Acting act­ing act­ing.  Putting more action in the per­for­mance is need­ed for games ver­sus oth­er gen­res.  Disney and Pixar over ani­mate some­times bor­ing voic­es which helps. In games we don’t have that over-animation lux­u­ry.  So we need to move our bod­ies a lot more than looks good on a big screen to get that pizazz and ACTION into the VO.

Is there a par­tic­u­lar devel­op­er you enjoy/enjoyed work­ing with, one that stands out?

I love them all, but I have to say Blizzard is up high on my list.

I know I’ve heard some pret­ty ter­ri­ble video game scripts, how much is a voice actor held back by their source material/ direc­tion and is there much lee­way for impro­vi­sa­tion?

Always blame scripts first and some­times we nev­er get to see them until we are on the mic. I try to rewrite many if I get them in advance, but many are text on screen sup­port­ed so the client doesn’t want a lot of improv if the text is already locked in.

As an indus­try vet­er­an what would be your advice to some­one who wants to get into voice act­ing?

Don’t quit your day job. It’s a lot of work and even hard­er to get your foot in the door. I’m one of the best coach­es around but don’t make a liv­ing coach­ing AND I can hire some­one, which most coach­es do NOT.  So beware of spend­ing mon­ey on inane class­es and buy­ing equip­ment that may be overkill.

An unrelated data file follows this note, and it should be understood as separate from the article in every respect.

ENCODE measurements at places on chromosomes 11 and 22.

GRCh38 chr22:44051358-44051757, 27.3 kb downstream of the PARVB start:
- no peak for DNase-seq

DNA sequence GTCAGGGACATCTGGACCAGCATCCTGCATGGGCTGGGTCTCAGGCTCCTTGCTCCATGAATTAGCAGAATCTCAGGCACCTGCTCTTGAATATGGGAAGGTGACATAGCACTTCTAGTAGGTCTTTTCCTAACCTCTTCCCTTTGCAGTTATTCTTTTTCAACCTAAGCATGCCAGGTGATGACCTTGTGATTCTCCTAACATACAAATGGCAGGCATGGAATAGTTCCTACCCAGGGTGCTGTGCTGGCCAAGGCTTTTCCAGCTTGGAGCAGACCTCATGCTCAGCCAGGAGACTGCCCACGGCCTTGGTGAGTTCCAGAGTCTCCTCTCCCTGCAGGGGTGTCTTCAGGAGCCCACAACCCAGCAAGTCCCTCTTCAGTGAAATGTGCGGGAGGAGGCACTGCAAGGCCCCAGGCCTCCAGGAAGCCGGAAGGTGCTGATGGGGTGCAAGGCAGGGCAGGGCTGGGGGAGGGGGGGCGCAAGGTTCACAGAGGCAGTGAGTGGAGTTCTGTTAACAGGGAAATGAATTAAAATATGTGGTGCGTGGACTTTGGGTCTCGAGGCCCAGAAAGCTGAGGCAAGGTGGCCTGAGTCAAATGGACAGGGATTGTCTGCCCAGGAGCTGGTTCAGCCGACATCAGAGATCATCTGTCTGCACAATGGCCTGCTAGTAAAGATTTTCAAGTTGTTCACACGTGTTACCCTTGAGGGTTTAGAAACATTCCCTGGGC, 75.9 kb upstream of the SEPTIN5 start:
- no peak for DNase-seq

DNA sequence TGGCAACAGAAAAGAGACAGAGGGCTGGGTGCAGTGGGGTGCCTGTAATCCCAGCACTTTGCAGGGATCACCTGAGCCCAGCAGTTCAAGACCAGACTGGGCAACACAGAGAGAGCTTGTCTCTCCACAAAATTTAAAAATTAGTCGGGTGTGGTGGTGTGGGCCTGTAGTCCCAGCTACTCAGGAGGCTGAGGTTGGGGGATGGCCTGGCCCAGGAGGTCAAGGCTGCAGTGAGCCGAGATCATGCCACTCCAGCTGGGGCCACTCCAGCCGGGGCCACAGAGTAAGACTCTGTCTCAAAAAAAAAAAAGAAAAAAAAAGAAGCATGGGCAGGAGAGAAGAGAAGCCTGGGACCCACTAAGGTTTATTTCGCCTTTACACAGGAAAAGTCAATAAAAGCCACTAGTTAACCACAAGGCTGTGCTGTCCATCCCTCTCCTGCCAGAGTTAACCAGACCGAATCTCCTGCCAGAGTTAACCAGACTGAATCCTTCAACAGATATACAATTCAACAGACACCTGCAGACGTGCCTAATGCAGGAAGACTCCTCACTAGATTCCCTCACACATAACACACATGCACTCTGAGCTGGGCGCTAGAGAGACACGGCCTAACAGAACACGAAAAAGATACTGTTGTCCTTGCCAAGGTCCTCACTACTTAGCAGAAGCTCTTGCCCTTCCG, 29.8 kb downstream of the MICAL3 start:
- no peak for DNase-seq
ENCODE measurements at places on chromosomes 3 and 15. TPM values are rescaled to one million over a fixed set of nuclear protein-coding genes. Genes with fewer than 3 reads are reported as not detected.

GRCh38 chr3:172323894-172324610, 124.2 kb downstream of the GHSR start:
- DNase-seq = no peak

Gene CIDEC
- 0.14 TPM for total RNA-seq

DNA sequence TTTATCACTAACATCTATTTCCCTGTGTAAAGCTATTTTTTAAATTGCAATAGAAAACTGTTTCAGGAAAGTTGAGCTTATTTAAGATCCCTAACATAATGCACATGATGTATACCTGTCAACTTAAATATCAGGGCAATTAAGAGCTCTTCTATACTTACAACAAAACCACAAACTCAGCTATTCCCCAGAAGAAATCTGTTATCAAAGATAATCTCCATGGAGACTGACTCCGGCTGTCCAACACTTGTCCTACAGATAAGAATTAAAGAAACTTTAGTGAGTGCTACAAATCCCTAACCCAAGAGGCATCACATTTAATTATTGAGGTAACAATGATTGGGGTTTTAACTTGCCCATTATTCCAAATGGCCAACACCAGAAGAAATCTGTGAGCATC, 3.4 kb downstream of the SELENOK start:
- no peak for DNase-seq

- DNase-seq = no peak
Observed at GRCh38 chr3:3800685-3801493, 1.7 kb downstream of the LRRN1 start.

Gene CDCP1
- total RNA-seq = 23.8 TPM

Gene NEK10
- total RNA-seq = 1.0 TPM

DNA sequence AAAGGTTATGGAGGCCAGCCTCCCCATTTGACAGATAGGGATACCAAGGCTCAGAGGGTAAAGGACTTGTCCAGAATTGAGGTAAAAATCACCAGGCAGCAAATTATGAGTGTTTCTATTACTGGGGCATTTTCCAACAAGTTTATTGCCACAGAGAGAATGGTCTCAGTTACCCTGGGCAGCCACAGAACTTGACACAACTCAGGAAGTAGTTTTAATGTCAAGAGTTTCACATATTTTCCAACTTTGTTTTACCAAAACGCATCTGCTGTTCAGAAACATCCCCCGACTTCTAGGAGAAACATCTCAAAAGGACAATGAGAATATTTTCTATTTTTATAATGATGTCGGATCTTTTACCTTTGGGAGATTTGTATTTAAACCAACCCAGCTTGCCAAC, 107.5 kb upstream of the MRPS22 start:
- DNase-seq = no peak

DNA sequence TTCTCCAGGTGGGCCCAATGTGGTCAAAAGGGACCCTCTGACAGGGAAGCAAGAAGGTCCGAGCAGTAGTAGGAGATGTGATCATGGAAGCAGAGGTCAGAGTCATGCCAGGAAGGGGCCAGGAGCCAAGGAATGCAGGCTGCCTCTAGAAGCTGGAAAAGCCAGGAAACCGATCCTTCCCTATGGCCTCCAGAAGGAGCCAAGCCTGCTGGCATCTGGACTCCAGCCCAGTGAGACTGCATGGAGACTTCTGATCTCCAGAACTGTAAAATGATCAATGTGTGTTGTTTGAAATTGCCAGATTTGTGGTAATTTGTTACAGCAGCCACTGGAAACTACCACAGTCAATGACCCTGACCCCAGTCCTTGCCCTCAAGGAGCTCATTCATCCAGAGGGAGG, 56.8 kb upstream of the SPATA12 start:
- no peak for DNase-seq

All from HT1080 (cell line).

What are the harsh­est roles on a voice actor/actress’s voice and how do you guard again­st ruin­ing your vocal chords?

Doing things like the Hivemind voice I did for Warhammer where I’m basi­cal­ly vibrat­ing my vocal chords loud­ly made me total­ly hoarse.  Nothing you can do about that.  Other games if you die or have attacks, just leave those until last.  You can do a pseudo scream that sounds loud with­out real­ly push­ing it, but it’s best to let loose, and your chords will recov­er soon enough.

In your expe­ri­ence how much time does it typ­i­cal­ly take to record a set of voic­es for a game?

This total­ly depends on how many lines and parts there are.   We use a 125 lines per hour rate and that’s aver­ag­ing 10 words per line.  This allows for direc­tion and cor­rec­tion if need­ed.

You weren’t shy about your opin­ion in the com­ments sec­tion of our “PerformanceMatters & the SAG-AFTRA Strike” arti­cle, going so far as to say “If you don’t like the work, don’t take it.” What do you think would be the effect on the indus­try if the voice actors tak­ing part got their demands?